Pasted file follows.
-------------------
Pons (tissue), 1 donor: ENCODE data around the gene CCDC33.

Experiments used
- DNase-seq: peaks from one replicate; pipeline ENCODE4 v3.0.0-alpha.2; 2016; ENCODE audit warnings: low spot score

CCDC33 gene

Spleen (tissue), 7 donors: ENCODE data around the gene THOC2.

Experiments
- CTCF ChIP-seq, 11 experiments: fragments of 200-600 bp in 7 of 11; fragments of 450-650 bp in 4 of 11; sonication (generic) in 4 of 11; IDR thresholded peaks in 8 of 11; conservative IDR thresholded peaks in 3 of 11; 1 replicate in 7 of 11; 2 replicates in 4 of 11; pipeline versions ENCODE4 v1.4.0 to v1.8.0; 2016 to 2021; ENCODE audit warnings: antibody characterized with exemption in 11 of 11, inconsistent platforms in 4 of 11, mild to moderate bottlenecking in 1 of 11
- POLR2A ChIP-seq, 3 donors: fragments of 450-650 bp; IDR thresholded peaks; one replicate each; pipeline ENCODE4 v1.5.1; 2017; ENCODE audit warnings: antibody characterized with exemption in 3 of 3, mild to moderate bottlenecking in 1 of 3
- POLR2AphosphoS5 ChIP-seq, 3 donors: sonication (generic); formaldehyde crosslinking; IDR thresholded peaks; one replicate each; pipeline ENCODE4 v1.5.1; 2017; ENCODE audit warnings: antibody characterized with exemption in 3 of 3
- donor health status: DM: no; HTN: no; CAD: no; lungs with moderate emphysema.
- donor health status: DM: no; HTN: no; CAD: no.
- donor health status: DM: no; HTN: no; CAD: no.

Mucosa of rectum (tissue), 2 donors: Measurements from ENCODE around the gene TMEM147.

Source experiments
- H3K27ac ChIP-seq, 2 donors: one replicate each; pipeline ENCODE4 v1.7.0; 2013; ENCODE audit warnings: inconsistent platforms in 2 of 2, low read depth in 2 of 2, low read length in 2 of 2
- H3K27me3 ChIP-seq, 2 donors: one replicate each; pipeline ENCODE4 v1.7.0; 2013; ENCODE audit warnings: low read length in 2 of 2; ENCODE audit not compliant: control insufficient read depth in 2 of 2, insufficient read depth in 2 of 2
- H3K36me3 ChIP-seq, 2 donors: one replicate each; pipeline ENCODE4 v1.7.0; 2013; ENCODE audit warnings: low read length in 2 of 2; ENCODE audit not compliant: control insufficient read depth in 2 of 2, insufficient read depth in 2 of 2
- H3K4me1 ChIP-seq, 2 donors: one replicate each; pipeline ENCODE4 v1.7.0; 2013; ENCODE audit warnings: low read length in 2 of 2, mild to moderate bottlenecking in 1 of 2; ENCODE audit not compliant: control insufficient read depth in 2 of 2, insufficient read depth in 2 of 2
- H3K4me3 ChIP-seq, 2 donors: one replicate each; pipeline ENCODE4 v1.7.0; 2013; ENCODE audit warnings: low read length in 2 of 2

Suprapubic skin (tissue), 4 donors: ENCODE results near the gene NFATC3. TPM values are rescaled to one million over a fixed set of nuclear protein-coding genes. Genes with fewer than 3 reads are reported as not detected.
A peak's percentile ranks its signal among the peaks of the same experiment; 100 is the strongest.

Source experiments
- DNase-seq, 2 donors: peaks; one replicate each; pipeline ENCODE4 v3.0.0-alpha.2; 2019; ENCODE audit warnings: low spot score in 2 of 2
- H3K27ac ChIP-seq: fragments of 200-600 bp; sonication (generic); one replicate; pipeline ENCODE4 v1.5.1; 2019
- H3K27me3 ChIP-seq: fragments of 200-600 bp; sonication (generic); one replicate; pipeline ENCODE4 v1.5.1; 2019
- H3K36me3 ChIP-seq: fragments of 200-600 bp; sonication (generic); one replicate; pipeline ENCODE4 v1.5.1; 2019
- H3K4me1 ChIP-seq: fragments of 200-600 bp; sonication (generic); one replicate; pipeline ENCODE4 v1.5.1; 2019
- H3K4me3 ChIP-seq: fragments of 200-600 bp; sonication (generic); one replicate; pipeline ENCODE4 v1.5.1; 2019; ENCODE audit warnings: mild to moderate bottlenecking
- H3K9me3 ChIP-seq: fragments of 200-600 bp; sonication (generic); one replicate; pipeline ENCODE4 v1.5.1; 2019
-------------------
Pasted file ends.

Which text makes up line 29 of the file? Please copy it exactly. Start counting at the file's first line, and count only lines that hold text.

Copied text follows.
- H3K9me3 ChIP-seq: fragments of 200-600 bp; sonication (generic); one replicate; pipeline ENCODE4 v1.5.1; 2019